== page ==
Roy Schestowitz wrote in <1633672.6i4Jm8u41i@xxxxxxxxxxxxxxx> on Sat April
29 2006 00:29:
> I can think of at least 4 TCO studies (links on demand) which clearly
> indicated that Linux is cheaper. The one from IBM, for example, claims
> Linux to be 40% cheaper than Windows. I am yet to see a TCO study, other
> than that which was funded by Microsoft, which actually claims GNU/Linux
> is more expensive. Evidently, Microsoft invested many millions in
> disinformation that blinds some senior managers.
I was out for a little while earlier today and actively trying to think of
reasons that Linux TCO could become more then that of Windows TCO, just as
a "devil's advocate" type of thing. When you compare base systems to each
other, I can't think of how that could be. However, I did think about
something: Microsoft may be just bending the truth a little bit, as
opposed to spreading complete and total disinformation.
I'm not exactly sure how they're computing TCO, and since, as I mentioned
before, it's almost like black magic trying to find apples to compare to
apples, it probably doesn't matter all that much anyway. However, if you
considered the TCO to be everything from the operating system and
administration of it, down to the applications and servers running on the
operating system, and the administration of it, you might figure that Linux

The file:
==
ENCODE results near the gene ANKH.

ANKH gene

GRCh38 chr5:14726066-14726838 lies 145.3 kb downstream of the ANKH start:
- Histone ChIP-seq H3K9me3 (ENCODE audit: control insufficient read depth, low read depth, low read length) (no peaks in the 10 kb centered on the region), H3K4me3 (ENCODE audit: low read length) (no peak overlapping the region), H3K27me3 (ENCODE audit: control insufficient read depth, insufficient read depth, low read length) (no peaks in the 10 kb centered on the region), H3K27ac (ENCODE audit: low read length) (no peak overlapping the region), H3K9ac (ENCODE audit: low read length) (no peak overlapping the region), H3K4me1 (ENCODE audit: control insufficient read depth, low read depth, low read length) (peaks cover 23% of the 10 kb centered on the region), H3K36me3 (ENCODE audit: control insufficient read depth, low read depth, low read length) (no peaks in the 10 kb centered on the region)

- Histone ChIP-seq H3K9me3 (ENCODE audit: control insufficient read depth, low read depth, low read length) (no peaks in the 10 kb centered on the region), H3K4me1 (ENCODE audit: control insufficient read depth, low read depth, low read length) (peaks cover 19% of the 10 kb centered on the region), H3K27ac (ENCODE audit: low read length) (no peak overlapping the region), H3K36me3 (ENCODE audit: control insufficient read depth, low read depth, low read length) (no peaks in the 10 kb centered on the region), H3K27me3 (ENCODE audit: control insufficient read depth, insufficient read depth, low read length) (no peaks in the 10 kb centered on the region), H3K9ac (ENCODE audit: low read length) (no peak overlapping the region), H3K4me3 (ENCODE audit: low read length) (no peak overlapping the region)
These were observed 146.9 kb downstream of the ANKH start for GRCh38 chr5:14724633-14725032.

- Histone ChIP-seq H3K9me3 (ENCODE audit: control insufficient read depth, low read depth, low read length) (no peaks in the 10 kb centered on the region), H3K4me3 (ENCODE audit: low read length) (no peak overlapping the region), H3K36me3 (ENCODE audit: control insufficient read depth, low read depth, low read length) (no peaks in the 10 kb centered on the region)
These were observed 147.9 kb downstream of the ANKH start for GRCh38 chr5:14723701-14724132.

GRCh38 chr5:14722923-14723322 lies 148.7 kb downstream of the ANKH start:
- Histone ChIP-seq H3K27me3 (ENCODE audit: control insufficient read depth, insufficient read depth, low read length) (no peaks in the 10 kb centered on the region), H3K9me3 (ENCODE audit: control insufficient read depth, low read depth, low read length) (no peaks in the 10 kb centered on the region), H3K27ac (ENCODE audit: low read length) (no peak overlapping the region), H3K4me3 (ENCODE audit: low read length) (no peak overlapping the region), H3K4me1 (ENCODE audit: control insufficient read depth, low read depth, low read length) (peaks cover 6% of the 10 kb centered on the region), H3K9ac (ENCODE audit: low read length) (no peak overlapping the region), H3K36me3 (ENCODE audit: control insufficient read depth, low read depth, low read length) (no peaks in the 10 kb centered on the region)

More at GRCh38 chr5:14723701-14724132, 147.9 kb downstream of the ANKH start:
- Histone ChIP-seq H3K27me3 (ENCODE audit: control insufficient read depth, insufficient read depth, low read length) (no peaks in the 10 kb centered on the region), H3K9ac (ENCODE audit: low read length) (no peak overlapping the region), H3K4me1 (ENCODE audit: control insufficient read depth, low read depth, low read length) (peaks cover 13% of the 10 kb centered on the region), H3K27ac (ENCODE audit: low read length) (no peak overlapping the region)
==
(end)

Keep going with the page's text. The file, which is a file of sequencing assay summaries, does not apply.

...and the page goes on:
based systems (or any other UNIX-like system) may incur slightly more in
the way of costs.
However, the only situations that I can think of at the immediate moment
where this would be true are those where the people involved aren't even
passingly familiar with the command line, the core system, or the way that
things work on it. There are many people who, given either environment,
can find their way around, usually with a set of notes that they've taken.
They're the ones that are comfortable using either one, but they're going
to be slowed down a bit by using their notes instead of just knowing how
each system works and what to do.
By that same logic, that means that somebody who's very proficient with
Windows, and not so much with Linux-based systems or other UNIX-like
systems, will find that they're going to be slower at working with those
systems until they learn them more. I wonder if Microsoft's TCO
measurements are comparing Microsoft system administrators with actual
Linux system administrators (and the appropriate application
administrators), or if they're using one type of person for both and
tainting their studies that way? Interesting thing to think about.
> By the way, diregard Erik's followup. He is a notorious FUDmeister who
> sees and seizes an opportunity in your relative uncertainty. Search the
> C.O.L.A. archive to find a handful of threads on this topic.
I didn't find his followup to be that horrid, at least in this round.